In the early days of Ohio statehood, one of the primary missions of the state government was to sponsor the development of transportation systems, such as roads and canals, throughout the state. One of the early highways in Ohio was the Columbus and Sandusky Turnpike, created via legislation of the General Assembly of the State of Ohio in 1826. The road followed a route that is roughly the same as routes 4 and 23 today.
James Kilbourne, Ohio Pioneer, surveyed and laid out the several towns and one hundred miles of roadway for the Columbus and Sandusky Turnpike. It took almost eight years to construct the 106 mile long roadway, which consisted primarily of wood planks or logs laid cross-wise directly on the ground (commonly called a "corduroy road"). Henry Howe stated that for many years the Columbus and Sandusky Pike was “the great thoroughfare of the State from the river to the lakes.” It is believed that Charles Dickens travelled along this road in his travels through America, described in his book, American Notes. (He was not very pleased with this corduroy road however: "The very slightest of the jolts with which this ponderous carriage fell from log to log, was enough, it seemed, to have dislocated all the bones in the human body.")
In Seneca County the Columbus and Sandusky Pike was the main route for the Underground Railroad. Many runaway slaves were hidden in the Omar Tavern until nightfall, when they were transported to the Seven Mile House in Erie County.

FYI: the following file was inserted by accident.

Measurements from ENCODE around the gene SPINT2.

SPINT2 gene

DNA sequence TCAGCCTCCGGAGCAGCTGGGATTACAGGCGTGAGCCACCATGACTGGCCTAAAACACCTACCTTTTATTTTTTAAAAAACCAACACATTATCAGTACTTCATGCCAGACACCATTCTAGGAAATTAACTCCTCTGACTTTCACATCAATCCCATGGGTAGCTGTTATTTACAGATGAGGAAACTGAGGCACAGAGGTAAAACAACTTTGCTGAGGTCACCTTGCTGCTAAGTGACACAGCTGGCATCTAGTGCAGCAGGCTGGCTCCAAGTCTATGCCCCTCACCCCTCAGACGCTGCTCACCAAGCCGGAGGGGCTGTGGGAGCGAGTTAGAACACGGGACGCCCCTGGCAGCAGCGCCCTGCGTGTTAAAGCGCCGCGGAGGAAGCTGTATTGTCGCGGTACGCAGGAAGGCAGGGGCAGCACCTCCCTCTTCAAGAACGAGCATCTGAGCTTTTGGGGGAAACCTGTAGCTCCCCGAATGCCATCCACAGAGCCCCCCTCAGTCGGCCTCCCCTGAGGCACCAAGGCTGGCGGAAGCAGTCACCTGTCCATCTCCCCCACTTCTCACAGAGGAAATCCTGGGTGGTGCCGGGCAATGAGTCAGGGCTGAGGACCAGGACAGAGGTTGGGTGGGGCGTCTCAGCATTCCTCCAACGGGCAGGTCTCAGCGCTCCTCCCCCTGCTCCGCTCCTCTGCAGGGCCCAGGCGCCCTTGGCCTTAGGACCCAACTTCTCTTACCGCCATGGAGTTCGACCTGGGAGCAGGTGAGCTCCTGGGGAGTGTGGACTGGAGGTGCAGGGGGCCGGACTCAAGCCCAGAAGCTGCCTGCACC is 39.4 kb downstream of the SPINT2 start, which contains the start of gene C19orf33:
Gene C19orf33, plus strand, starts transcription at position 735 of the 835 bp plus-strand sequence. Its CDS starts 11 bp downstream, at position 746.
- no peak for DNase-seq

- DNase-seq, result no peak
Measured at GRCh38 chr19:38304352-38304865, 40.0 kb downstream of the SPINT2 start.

In Erie County the Pike was also known as Hayes Avenue. Charles Frohman tells us in Sandusky's Third Dimension that “upon no road in the city was there more travel.” Many businesses, churches, and hospitals were located on Hayes Avenue. The Schweinfurth Brothers grocery store is an example of business along the Pike in Sandusky. The store was on the southwest corner of Hayes Avenue and West Park Street, from about 1898 to 1923.
By 1873 conditions on the Columbus and Sandusky Pike had deteriorated. (Although the road had many critics, other than Dickens, from its early days -- some believed the road was constructed shoddily, using inadequate materials.) It was hazardous to drive on the road at night because of the dangerously deep ditches. When it rained the road was referred to as the “mud pike.” Eventually the portion of the Columbus and Sandusky Pike in the city of Sandusky was transferred to the city, so necessary improvements could be made.
To learn more about life in early Sandusky, visit the Archives Research Center of the Sandusky Library where you will find many books, files, newspapers and other resources about local history.